Dr. Leah R. Bent

Associate Professor
Phone number: 
ext. 56442 (Office), ext. 52116 (Lab)
ANNU 331
ANNU 373

My path into academia began in the third year of my Human Kinetics undergraduate degree at the University of Guelph. It was here, during an upper-level neurophysiology course that I became interested in the area of posture and balance control. I was introduced to the concept of spinal reflex loops, central pattern generators and the importance of sensory input in the modulation of how we move. I was intrigued by the extent of our knowledge of how we balance and accommodate as bipedal beings, and how sensory decline can greatly affect successful task achievement. This led me to complete my Masters at the University of Guelph with Drs. Jim Potvin and Bill McIlory, examining the potential for a subcortical substrate for postural control by investigating balance adjustments during reflexive stepping in humans.

My continued interest in postural control got me thinking about the sensory contributors involved in these balance adjustments. As a result, during my  Ph.D. with Drs. Tim Inglis and Brad McFadyen I examined vestibular contributions to locomotor tasks, including the integration of vestibular information with other sensory input. Although I felt I was slowly unravelling the puzzle, determining underlying neurophysiological connections using whole body analysis of behaving humans was challenging. My goal during my post-doctoral fellowship was to learn a technique called microneurography. I acquired these skills under the supervision of  Dr.  Vaughan Macefield in Sydney Australia. Microneurography is a relatively new, and powerful tool used to record from single nerve fibres involved in the transfer of sensory information from the periphery to the spinal cord.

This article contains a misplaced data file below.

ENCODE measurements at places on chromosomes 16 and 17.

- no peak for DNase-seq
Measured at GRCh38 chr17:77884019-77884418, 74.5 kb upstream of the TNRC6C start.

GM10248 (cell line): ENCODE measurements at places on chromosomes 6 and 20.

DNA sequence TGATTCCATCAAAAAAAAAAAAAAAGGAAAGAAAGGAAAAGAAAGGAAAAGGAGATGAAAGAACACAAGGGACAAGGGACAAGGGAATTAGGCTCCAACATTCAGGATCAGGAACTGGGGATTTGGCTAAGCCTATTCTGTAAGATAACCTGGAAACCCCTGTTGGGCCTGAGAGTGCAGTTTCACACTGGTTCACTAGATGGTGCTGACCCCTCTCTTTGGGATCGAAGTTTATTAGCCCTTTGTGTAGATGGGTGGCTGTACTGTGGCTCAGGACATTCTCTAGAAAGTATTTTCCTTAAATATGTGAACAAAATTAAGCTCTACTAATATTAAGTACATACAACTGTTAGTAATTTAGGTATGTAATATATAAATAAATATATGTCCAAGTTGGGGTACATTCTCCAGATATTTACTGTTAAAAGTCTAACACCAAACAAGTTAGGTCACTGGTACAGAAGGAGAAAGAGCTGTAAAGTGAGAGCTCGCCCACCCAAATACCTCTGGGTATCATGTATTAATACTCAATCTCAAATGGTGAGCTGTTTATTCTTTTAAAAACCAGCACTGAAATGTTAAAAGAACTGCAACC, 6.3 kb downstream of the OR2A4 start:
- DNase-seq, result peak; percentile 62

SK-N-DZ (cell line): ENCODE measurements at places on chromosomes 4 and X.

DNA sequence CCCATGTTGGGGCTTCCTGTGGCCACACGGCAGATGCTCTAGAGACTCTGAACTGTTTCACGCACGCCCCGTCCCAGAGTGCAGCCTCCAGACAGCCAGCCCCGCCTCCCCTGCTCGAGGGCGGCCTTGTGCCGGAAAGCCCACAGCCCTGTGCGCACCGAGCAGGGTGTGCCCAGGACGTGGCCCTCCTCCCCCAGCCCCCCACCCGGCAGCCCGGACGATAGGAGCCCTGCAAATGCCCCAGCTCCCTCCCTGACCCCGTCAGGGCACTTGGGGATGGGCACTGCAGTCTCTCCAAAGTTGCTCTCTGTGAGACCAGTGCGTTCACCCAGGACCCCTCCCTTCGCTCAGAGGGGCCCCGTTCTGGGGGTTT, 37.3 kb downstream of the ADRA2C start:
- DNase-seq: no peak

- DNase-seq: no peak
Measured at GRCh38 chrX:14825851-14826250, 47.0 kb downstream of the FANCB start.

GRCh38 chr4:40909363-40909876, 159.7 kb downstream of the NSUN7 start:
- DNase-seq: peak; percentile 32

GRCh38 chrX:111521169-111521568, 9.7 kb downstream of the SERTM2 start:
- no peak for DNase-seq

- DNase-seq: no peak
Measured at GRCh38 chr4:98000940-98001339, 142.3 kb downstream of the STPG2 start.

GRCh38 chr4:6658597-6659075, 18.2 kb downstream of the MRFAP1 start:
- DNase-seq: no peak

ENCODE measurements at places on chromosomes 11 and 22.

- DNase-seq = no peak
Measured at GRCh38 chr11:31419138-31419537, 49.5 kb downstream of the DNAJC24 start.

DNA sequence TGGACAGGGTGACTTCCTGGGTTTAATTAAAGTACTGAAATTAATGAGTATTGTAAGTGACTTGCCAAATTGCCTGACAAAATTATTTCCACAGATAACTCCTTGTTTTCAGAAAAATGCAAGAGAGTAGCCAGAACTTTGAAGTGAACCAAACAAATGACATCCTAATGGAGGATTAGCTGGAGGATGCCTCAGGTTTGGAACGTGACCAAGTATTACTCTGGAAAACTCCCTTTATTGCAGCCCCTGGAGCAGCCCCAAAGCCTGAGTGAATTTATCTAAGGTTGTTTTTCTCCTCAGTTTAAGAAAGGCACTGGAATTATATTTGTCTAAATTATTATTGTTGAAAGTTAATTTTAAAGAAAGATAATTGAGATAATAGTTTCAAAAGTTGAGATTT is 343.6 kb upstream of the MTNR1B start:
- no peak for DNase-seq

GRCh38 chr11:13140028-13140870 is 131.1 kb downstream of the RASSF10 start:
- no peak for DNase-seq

I have set up a microneurography laboratory here at Guelph where I will continue to investigate neural connections between peripheral sensory receptors (skin, muscle, joint) and 1) pathways to the brain, and 2) synapses that generate reflexes responses in muscle. The long-term objective of the work is to identify key sensory interactions in the spinal cord that facilitate balance and locomotion. Ultimately, by testing sensory contributions and interactions, my research program will take steps toward understanding where and how posture is controlled.

B.Sc. - Human Kinetics, University of Guelph
M.Sc. - University of Guelph
Ph.D. - University of British Columbia
Post-Doctorate Prince of Wales Medical Research Institute, Australia

Sensory contributions are intimately related to successful movement. With age and pathology, there is an increase in the difficulties associated with mobility. These changes alter the freedom and independence of the aging population and can largely be attributed to a decline in sensory function. The primary goals of my research program are 1) to understand where posture is controlled 2) to understand what sensory information contributes to successful movement and equilibrium.

By investigating these two key questions I believe we will have a better understanding of how sensory decline contributes to a loss of mobility as we age. Declines in sensory information are often replaced by other sensory modalities through compensation. Does this take place at the level of the spinal cord, or further upstream with changes in cortical plasticity? Are we able to develop facilitatory devices such as shoe insoles to improve cutaneous sensation or visual aids to enhance visual cues?

My research program involves two key areas of study.

  • To perform direct recordings from sensory afferents and motor efferents in awake human subjects to investigate sensory contributions to movement, balance control, and reflex responses.
  • To elicit balance perturbations to test the function of these reflex loops, and sensory contributions to the maintenance of equilibrium and postural control.